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The Hobbit Is Officially A Trilogy

*subhead*Three is better than two?.*subhead*
The Hobbit Is Officially A Trilogy.
Peter Jackson has embarked on an unexpected journey indeed, as the filmmaker has revealed that his two-part adaptation of "The Hobbit" has now officially added a third movie.

In a message posted on his Facebook account, Jackson confirmed the rumors that a third "Hobbit" movie is indeed in the offing, with Variety's Josh Dickey asserting that the film will hit theaters in summer 2014 — a departure from the planned December 2013 and 2014 releases for the first two "Hobbit" adventures. A more specific release date is not currently known.
Could be a great idea, could be a mistake. In the absence of any further information, I must give the benefit of the doubt to Peter Jackson.

All that said, I am really looking forward to these movies.

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9 comments:

fxr2 said...

I have been reading Hobbit to my six children since they were many fewer, complete with voices. I have always tried to sing the dwarf's songs in a military, marching song type of cadence. It never occurred to me to try Gregorian Chant. on the next reading chant I will, after seeing the trailer. How could I have missed what seemed so natural.
fxr2

fxr2 said...

I have been reading Hobbit to my six children since they were many fewer, complete with voices. I have always tried to sing the dwarf's songs in a military, marching song type of cadence. It never occurred to me to try Gregorian Chant. on the next reading chant I will, after seeing the trailer. How could I have missed what seemed so natural.
fxr2

Lewis Kapell said...

I wonder how this is going to come off... I love both The Hobbit and Lord of the Rings but they are quite different books. Not only is Hobbit written for a lower reading level, it is also different in tone - more jokey and tongue-in-cheek, although the element of adventure is also there of course, and it does become dramatic and moving in a few places.

But for me the predominant tone is that of the opening chapter, in which Bilbo is astonished by the seemingly endless stream of Dwarves tumbling over his doorway... and there is a notably mischievous quality to Gandalf's behavior in this scene - he is clearly enjoying Bilbo's confusion and embarrassment. Try to imagine the Gandalf of Lord of the Rings behaving that way... he is actually, in some ways, a very different character in that book - more noble and even Christ-like. Not so in The Hobbit.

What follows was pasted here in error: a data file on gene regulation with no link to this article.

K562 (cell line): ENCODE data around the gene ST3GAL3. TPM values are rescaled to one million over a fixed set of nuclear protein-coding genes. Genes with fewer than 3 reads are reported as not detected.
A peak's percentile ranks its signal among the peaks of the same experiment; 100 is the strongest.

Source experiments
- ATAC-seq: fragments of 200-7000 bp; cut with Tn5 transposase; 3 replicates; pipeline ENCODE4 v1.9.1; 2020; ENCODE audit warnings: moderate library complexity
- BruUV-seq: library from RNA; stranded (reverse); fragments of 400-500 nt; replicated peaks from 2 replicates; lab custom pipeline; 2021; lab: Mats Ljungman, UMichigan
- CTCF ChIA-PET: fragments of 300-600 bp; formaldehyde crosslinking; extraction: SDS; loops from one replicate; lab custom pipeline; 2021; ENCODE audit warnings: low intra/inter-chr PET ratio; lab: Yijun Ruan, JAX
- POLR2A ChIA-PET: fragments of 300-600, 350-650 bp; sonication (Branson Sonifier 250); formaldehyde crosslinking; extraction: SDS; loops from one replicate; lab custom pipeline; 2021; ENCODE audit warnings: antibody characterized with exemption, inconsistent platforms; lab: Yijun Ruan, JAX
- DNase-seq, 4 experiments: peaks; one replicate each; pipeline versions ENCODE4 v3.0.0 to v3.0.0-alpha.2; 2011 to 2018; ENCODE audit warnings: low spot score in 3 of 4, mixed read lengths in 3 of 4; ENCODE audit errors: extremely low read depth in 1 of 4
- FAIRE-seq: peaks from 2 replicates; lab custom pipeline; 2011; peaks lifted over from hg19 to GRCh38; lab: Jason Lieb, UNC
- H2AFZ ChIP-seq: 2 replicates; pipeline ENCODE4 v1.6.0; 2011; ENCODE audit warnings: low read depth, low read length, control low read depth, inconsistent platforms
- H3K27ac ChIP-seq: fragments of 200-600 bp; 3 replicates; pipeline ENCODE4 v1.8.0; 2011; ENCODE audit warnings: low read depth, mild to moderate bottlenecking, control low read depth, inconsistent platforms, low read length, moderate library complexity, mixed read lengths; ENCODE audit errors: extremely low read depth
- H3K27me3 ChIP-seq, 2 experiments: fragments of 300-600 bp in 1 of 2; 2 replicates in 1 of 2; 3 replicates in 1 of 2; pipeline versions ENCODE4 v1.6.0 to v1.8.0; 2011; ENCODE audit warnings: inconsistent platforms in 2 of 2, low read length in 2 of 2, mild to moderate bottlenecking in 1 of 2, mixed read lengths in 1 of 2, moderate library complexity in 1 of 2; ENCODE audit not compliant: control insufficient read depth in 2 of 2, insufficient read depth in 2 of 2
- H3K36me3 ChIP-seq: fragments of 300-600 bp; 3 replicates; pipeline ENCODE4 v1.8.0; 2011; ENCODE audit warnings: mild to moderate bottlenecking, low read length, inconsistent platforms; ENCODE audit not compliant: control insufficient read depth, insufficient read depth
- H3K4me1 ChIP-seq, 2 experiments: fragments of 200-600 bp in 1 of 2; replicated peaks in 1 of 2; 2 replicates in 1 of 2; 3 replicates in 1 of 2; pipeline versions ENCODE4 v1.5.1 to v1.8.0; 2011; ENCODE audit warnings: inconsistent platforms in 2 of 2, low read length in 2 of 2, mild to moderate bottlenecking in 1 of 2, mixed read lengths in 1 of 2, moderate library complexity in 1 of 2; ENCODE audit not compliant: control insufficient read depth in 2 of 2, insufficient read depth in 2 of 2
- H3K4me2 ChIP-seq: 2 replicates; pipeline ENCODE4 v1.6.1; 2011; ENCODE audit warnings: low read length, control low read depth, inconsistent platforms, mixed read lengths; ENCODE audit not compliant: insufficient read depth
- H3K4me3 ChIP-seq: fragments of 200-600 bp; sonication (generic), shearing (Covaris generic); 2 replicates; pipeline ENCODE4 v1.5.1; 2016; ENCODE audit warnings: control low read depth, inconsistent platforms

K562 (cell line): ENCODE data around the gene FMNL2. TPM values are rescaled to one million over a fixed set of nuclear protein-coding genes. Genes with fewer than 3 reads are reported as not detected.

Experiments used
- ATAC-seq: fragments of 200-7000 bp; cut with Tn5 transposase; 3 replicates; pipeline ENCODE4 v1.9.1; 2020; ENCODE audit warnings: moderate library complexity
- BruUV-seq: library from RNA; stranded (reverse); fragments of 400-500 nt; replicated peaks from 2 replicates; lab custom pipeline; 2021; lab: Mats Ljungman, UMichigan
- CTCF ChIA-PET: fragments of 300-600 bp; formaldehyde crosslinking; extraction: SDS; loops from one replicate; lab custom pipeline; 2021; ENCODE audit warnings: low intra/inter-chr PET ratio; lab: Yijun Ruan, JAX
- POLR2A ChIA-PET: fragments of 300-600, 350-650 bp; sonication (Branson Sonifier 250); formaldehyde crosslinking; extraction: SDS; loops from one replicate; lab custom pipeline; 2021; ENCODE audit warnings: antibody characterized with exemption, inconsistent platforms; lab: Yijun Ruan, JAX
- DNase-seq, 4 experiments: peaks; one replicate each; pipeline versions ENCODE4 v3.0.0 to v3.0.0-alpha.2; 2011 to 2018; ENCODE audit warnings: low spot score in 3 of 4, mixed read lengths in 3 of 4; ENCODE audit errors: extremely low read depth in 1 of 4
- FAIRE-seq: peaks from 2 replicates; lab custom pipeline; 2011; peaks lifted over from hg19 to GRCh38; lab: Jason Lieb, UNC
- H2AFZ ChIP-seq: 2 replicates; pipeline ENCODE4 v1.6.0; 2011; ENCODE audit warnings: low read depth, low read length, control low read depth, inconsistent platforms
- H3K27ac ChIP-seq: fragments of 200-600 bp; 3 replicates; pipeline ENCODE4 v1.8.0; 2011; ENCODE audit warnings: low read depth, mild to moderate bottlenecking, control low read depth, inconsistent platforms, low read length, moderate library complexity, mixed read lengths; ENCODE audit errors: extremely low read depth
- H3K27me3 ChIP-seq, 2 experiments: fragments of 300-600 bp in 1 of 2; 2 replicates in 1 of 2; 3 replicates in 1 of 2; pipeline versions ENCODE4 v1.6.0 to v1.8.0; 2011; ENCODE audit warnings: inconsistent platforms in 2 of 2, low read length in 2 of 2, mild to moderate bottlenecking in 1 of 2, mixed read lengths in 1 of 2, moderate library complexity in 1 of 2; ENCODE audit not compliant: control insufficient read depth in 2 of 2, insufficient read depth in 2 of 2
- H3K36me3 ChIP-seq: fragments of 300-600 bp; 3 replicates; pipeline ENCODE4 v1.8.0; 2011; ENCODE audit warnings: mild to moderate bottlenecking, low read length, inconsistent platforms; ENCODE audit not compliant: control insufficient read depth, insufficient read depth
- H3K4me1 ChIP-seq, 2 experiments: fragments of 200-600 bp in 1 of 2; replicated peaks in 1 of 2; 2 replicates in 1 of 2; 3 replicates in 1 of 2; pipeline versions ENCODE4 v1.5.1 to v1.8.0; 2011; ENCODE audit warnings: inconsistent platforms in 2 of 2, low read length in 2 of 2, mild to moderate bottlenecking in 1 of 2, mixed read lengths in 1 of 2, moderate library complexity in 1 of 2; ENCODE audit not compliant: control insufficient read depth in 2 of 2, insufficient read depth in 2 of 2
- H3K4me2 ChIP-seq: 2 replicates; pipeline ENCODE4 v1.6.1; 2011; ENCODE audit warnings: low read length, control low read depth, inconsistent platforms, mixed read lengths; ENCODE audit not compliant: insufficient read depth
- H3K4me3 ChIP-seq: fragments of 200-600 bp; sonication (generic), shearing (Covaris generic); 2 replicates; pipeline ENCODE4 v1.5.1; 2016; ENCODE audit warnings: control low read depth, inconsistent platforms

I could go on and on, there are so many differences that seem subtle, but they are significant to an attentive reader. I am afraid Peter Jackson will try to iron out all the differences and make everything harmonize with the earlier films. I'm sure it will be a very entertaining movie but I doubt it will capture the qualities that I so love in the book.

RobC said...

Three movies? It's not that complex a story! Something tells me jackson is once again making stuff up. All my friends chide me saying I am too much of a purist, but in the end I'll take Tolkien's written works over Jackson.

TerentiaJ said...

I'll take the written work over the filmed, too. But, LOTR should have been at last 4 movies. The 2 extra movies for Hobbit are based on references to material from the Silmarillian. Movie 2 contains Gandolf's fight with the Necromancer, referenced when he leaves Bilbo and the dwarves as they enter Mirkwood. I'm not sure exactly what will be in movie 3, except that it will reference material from the LOTR appendices.

TerentiaJ said...

Sorry-"at least 4 movies", not "last'

Hal Duston said...

Actually the LOTR should have been SIX movies of normal length. Each printed volume in the trilogy was actually two books.

The Ring Sets Out
The Ring Goes South
The Treason of Isengard
The Ring Goes East
The War of the Ring
The Return of the King

Sophia's Favorite said...

You can almost sing the Dwarves' song to the tune of "Greensleeves".

And the Lord of the Rings should be three 26-episode series. Hey, The Slayers got that treatment, and it was just serial novels that ran in a boys' comic magazine. Maybe they'll finally put in Tom Bombadil. No, he doesn't have much to do with anything—but neither did Noonsa. And Merry's sword only works on the Witch-king of the Nazg├╗l because it was made by his old enemies...and left in the barrow Tom saves them from.

Aaron Aukema said...

@TerentiaJ: I read what Jackson said in other places: the entire story is explaned to fill in the gaps between the Hobbit and LOTR, including the Appendices. From what I gathered, they will present it as a continual story with multiple angles, much like Tolkien did in LOTR with Aragorn/Gimli/Legolas, Merry/Pippin, and Frodo/Sam in Two Towers.

I'm sure that Jackson's tale of the Hobbit will be good, mostly faithful, while the additions will be helpful in tying it to the LOTR, and somewhat to the Simlmarillion...I could be wrong, though.

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